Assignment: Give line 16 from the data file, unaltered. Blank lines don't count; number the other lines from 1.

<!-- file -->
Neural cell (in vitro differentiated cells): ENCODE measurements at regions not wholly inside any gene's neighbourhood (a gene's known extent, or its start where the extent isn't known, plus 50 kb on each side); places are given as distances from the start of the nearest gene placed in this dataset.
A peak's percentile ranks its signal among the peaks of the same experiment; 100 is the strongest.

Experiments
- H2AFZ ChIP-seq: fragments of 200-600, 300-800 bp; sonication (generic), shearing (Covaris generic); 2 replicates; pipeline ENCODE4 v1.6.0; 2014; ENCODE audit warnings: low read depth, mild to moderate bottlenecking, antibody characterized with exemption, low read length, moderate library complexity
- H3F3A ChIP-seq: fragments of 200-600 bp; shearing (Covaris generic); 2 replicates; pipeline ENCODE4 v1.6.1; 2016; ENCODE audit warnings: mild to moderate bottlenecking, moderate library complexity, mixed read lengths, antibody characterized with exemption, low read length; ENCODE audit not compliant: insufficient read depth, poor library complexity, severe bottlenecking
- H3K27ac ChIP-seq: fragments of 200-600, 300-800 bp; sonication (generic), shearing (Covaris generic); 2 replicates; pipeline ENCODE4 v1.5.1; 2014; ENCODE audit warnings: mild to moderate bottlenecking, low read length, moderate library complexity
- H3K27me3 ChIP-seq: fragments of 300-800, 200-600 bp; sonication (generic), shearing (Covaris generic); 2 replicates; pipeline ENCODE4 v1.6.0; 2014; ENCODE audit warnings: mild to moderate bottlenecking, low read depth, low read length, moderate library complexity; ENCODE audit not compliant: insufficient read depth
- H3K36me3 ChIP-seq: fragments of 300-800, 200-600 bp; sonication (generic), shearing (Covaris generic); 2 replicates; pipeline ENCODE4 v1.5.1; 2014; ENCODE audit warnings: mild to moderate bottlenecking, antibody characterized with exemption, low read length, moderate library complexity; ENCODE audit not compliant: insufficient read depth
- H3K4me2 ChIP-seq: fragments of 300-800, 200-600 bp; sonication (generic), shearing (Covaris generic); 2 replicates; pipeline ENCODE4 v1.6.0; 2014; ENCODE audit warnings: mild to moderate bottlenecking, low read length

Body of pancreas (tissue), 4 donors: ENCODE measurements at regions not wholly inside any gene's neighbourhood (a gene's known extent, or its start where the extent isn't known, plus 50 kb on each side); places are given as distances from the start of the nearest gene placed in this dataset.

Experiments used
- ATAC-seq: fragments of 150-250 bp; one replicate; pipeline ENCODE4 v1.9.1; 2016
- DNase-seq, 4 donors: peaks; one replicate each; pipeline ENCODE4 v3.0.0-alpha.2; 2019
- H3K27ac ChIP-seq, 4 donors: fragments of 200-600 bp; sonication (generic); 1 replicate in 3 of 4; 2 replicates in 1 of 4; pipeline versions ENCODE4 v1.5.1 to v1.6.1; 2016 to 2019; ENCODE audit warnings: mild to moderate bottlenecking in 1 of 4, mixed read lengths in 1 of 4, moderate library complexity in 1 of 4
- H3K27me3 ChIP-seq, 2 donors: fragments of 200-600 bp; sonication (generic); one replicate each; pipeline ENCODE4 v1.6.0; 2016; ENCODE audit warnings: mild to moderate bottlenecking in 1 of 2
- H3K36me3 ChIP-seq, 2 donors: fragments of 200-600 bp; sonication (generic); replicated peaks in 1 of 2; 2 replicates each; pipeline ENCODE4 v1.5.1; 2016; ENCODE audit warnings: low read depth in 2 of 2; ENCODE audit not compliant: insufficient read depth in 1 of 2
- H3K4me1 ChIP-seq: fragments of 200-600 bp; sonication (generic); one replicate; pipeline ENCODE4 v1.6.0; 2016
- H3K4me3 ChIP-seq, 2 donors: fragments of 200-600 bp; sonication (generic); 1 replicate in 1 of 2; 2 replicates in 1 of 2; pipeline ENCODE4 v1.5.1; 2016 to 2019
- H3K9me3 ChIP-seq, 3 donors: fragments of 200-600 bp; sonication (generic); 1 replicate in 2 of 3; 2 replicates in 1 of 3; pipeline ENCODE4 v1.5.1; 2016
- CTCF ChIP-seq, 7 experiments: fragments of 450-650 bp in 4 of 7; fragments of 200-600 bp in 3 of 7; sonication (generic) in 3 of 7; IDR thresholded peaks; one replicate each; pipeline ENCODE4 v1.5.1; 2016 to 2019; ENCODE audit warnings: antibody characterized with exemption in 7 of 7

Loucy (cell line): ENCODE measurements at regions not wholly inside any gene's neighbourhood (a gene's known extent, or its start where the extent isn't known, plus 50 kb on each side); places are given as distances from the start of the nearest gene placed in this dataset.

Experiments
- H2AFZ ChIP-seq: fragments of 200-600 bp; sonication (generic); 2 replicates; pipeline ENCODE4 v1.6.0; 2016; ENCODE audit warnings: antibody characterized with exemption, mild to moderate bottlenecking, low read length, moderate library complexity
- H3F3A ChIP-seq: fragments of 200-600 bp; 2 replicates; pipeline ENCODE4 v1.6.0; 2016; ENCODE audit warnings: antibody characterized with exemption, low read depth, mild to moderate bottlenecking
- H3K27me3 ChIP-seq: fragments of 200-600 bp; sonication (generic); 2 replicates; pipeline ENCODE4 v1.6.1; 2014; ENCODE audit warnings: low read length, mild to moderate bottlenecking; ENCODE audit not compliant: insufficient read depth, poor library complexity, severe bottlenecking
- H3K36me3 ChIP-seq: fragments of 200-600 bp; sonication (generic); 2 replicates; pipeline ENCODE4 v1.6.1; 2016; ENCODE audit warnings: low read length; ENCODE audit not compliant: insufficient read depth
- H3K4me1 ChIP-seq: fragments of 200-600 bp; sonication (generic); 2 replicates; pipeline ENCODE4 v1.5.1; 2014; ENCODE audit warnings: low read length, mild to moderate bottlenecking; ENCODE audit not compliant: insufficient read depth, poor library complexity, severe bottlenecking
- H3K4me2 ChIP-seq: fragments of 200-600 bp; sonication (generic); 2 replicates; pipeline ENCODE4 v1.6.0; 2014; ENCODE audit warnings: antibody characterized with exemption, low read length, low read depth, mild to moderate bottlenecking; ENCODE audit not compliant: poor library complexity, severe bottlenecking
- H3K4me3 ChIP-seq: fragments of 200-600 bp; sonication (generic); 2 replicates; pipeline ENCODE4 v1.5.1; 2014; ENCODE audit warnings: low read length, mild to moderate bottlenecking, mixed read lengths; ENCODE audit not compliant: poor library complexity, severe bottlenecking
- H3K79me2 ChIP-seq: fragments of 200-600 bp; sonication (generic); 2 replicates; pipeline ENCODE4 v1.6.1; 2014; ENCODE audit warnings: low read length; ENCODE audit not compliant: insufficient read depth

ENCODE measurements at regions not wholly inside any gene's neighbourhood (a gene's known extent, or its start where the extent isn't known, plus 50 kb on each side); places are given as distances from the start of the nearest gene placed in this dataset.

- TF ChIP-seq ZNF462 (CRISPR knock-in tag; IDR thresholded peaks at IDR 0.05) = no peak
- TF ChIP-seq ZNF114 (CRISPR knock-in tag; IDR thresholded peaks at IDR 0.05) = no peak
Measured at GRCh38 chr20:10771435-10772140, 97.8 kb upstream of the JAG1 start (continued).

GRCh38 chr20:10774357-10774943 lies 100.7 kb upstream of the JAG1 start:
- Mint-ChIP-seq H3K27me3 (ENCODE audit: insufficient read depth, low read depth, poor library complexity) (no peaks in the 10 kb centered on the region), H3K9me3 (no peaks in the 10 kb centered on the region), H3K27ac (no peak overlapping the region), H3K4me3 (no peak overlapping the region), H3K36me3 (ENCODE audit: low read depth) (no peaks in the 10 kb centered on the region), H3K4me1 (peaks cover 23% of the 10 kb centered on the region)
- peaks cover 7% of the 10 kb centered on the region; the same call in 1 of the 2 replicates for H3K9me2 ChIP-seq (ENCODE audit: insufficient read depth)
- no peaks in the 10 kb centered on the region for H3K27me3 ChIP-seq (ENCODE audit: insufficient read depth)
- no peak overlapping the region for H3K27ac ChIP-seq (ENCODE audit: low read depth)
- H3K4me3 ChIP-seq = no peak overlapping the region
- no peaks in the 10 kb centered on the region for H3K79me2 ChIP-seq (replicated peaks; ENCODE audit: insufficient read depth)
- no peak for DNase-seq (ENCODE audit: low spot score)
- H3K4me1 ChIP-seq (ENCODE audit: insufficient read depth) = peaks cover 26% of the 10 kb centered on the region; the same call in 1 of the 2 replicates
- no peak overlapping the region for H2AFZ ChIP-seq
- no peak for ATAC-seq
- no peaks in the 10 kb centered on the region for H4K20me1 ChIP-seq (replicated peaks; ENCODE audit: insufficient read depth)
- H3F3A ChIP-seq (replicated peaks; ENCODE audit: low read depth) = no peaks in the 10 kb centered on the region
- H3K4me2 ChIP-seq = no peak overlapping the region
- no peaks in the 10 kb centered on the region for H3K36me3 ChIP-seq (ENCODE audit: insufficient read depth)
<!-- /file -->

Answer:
- H3K36me3 ChIP-seq, 2 donors: fragments of 200-600 bp; sonication (generic); replicated peaks in 1 of 2; 2 replicates each; pipeline ENCODE4 v1.5.1; 2016; ENCODE audit warnings: low read depth in 2 of 2; ENCODE audit not compliant: insufficient read depth in 1 of 2